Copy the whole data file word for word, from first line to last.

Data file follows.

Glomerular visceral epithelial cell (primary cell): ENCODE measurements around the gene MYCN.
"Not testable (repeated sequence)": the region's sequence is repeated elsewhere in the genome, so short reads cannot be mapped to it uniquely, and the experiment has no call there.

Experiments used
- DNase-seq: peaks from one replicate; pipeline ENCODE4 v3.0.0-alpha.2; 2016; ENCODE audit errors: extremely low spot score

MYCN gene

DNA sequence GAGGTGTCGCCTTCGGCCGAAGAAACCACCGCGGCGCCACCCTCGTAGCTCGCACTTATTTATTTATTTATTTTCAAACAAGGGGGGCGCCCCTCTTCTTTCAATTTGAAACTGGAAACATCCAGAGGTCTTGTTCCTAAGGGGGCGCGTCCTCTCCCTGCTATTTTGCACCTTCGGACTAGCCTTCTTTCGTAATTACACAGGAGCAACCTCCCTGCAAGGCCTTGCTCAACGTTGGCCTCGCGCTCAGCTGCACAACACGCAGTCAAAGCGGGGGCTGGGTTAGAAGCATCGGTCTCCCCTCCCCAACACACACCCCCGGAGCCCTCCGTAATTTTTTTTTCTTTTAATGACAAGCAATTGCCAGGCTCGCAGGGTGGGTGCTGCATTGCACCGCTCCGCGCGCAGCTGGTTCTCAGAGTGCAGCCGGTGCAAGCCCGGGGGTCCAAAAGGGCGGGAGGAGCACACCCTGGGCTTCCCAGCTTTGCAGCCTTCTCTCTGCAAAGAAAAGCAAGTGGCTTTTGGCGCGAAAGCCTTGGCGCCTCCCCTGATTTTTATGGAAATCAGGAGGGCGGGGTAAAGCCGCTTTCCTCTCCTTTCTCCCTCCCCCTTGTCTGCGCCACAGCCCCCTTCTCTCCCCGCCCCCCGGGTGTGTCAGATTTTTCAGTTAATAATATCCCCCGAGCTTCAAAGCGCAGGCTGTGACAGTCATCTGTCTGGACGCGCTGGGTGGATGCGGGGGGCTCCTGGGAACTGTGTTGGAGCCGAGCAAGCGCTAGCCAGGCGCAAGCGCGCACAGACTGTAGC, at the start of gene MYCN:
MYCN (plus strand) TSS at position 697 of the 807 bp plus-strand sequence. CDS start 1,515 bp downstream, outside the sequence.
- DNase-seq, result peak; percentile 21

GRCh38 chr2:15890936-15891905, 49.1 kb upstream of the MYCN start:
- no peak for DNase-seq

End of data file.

Glomerular visceral epithelial cell (primary cell): ENCODE measurements around the gene MYCN.
"Not testable (repeated sequence)": the region's sequence is repeated elsewhere in the genome, so short reads cannot be mapped to it uniquely, and the experiment has no call there.

Experiments used
- DNase-seq: peaks from one replicate; pipeline ENCODE4 v3.0.0-alpha.2; 2016; ENCODE audit errors: extremely low spot score

MYCN gene

DNA sequence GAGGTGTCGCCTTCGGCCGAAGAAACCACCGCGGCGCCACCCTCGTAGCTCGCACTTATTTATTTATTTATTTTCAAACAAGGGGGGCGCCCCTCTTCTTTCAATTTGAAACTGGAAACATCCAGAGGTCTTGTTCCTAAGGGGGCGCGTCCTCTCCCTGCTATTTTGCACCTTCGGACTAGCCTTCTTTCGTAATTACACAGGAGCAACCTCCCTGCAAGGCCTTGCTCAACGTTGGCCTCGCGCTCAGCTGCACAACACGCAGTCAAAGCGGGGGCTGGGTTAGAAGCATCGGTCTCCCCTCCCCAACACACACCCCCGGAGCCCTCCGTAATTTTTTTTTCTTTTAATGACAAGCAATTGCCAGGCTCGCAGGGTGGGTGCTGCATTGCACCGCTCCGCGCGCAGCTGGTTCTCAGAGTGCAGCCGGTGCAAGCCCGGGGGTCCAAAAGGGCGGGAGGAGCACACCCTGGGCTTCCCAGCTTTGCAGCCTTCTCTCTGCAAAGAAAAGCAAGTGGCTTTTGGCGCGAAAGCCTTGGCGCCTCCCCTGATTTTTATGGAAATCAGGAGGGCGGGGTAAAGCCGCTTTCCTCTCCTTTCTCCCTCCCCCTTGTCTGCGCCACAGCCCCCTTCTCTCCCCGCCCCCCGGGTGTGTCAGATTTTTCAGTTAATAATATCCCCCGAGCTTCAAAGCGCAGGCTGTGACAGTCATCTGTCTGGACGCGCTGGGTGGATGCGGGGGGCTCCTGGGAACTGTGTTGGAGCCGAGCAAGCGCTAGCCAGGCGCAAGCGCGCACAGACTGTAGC, at the start of gene MYCN:
MYCN (plus strand) TSS at position 697 of the 807 bp plus-strand sequence. CDS start 1,515 bp downstream, outside the sequence.
- DNase-seq, result peak; percentile 21

GRCh38 chr2:15890936-15891905, 49.1 kb upstream of the MYCN start:
- no peak for DNase-seq